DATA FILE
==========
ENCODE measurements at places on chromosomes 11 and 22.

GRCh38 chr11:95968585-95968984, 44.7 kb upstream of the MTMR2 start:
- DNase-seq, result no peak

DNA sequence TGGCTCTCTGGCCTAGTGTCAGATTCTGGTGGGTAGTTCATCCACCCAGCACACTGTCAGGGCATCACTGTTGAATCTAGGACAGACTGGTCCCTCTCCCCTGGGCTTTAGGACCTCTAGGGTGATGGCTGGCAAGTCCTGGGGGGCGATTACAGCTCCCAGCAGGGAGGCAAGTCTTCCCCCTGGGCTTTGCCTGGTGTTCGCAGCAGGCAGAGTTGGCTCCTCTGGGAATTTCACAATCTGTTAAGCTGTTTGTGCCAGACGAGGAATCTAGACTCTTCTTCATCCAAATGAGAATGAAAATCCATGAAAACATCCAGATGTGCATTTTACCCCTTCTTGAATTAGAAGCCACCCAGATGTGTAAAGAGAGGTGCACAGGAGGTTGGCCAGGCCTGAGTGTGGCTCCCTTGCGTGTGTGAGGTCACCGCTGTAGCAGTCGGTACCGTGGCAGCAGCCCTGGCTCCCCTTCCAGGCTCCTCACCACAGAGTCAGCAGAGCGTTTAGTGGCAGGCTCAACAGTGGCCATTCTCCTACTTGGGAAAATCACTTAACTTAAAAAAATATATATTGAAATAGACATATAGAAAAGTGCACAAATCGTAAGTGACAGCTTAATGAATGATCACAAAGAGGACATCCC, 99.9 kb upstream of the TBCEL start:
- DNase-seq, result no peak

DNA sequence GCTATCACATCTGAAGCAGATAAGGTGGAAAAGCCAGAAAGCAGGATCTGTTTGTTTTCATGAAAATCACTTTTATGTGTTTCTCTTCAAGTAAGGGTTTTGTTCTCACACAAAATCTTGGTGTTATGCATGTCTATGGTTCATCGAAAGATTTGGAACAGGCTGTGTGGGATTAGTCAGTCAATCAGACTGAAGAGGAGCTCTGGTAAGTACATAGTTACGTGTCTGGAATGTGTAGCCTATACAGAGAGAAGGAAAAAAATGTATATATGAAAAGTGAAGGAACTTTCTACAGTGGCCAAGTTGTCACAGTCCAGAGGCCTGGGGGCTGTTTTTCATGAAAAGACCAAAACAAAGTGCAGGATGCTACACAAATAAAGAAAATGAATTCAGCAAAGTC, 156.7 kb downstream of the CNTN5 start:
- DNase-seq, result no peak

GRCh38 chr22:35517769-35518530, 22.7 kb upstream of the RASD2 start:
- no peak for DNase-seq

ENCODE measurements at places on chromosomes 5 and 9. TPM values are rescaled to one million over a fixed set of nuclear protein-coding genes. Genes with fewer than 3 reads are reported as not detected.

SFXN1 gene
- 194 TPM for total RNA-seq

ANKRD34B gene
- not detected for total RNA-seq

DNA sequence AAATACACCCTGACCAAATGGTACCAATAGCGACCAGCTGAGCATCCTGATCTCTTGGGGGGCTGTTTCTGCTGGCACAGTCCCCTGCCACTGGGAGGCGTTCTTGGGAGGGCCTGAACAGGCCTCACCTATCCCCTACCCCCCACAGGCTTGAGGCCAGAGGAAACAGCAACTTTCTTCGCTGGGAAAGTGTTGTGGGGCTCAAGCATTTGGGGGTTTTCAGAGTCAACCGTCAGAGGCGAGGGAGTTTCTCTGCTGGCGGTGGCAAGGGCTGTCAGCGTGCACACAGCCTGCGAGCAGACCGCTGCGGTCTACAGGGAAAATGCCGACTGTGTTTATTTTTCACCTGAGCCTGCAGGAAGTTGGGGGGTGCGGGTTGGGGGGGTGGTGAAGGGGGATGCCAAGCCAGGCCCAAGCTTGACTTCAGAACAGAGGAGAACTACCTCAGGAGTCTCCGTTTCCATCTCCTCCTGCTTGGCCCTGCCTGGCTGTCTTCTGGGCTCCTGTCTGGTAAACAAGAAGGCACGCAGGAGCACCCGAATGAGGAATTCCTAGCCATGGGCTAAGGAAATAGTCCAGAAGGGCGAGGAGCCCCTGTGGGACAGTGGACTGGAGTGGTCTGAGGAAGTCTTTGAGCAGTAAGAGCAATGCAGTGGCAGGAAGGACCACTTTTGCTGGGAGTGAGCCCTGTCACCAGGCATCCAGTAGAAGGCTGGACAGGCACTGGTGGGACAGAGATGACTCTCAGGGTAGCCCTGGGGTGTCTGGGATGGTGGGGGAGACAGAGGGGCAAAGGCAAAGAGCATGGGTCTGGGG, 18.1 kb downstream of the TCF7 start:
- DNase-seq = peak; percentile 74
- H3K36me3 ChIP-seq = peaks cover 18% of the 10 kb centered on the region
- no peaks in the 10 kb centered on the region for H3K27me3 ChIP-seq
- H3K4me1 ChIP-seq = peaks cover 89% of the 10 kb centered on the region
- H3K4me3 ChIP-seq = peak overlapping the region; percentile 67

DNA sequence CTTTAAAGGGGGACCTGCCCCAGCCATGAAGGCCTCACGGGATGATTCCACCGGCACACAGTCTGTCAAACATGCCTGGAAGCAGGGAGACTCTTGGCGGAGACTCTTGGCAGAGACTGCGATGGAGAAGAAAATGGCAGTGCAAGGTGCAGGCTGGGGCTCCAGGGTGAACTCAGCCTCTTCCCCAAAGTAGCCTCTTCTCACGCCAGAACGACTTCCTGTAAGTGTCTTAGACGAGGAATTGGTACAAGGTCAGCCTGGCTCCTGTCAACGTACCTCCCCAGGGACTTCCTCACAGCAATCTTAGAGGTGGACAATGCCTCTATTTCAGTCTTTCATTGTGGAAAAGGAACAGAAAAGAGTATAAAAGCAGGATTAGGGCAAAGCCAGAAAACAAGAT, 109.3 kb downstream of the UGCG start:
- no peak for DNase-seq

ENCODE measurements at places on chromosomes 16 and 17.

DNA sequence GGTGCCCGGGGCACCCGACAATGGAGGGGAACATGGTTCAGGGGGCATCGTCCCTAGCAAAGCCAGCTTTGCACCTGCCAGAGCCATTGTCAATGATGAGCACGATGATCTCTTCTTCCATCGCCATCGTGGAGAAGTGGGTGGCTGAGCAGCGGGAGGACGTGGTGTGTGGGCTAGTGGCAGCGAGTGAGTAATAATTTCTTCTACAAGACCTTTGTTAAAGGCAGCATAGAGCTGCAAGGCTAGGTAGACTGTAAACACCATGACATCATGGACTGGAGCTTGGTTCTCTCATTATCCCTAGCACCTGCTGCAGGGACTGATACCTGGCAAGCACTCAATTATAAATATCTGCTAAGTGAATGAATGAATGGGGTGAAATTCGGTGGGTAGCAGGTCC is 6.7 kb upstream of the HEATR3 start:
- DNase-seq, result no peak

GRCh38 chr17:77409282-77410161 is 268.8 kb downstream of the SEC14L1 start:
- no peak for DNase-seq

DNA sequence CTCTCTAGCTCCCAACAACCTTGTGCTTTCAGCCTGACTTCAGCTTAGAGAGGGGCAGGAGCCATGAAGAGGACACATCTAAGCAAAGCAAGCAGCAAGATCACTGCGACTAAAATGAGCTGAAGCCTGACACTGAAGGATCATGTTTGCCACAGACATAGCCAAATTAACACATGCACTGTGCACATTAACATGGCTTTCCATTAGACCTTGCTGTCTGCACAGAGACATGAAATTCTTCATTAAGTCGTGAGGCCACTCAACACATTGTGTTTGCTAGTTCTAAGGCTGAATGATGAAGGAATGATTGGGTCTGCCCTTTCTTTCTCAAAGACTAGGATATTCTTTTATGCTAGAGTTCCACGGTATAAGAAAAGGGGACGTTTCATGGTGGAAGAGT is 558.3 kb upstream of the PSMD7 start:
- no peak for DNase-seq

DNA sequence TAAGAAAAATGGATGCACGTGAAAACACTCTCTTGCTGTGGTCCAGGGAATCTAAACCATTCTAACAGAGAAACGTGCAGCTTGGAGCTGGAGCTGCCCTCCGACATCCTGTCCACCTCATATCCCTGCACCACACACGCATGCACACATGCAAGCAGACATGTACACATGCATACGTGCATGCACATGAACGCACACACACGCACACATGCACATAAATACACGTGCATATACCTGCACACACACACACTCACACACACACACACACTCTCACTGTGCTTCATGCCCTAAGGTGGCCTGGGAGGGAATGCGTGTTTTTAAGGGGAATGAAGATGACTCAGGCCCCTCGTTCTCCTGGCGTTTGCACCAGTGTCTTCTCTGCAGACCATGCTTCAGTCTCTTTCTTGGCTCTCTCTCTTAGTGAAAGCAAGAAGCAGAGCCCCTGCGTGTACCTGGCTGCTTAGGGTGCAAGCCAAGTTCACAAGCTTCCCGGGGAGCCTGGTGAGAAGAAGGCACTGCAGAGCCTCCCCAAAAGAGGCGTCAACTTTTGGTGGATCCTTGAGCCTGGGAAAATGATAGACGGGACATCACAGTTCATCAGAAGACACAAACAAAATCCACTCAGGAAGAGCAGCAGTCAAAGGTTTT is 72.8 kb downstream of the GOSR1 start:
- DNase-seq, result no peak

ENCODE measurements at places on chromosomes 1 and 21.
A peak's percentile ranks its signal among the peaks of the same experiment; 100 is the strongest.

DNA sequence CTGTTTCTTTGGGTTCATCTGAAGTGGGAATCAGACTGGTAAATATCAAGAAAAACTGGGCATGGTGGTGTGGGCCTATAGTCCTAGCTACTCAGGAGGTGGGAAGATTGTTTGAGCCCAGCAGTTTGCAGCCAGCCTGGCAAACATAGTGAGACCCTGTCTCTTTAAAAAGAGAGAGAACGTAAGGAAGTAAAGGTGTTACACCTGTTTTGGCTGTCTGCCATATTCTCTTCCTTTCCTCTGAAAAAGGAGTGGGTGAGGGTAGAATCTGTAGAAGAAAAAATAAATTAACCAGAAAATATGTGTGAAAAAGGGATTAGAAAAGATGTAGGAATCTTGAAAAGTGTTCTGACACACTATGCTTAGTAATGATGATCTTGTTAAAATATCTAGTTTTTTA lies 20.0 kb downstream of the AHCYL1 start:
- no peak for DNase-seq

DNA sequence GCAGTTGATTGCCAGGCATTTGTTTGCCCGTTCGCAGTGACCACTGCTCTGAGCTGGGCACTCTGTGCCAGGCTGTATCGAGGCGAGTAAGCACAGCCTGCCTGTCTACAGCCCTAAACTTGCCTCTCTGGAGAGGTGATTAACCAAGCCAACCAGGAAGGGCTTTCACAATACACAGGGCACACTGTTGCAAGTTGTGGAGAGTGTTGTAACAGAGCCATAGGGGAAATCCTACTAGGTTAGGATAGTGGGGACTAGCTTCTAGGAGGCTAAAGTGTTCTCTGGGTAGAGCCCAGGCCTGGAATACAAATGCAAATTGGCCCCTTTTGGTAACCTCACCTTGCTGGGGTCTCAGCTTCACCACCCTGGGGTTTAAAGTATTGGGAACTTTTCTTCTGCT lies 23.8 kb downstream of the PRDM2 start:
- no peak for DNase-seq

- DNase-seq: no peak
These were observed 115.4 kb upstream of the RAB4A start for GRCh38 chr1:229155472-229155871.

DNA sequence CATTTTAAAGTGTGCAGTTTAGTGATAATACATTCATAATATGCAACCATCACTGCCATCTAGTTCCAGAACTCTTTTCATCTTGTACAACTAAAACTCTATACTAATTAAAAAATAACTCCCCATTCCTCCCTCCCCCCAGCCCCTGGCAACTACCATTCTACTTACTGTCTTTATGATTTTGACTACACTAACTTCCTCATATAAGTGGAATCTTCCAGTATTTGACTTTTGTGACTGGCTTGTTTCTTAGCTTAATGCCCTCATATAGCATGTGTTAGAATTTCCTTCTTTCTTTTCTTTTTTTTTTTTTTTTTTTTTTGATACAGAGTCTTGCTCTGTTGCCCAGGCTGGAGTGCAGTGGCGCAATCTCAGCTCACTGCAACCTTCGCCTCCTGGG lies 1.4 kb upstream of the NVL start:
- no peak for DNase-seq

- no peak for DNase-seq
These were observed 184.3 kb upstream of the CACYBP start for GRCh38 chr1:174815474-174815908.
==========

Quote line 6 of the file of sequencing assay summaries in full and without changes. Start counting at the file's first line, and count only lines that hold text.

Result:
DNA sequence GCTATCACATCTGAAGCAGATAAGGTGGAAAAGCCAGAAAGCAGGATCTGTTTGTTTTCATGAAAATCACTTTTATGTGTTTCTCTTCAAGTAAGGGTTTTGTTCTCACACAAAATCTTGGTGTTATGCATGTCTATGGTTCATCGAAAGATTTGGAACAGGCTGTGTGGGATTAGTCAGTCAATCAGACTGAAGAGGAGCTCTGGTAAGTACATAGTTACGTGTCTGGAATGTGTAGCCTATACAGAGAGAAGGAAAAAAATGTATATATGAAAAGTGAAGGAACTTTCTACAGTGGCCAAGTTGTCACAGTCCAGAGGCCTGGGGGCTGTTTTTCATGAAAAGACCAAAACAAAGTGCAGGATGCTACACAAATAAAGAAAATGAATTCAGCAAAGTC, 156.7 kb downstream of the CNTN5 start: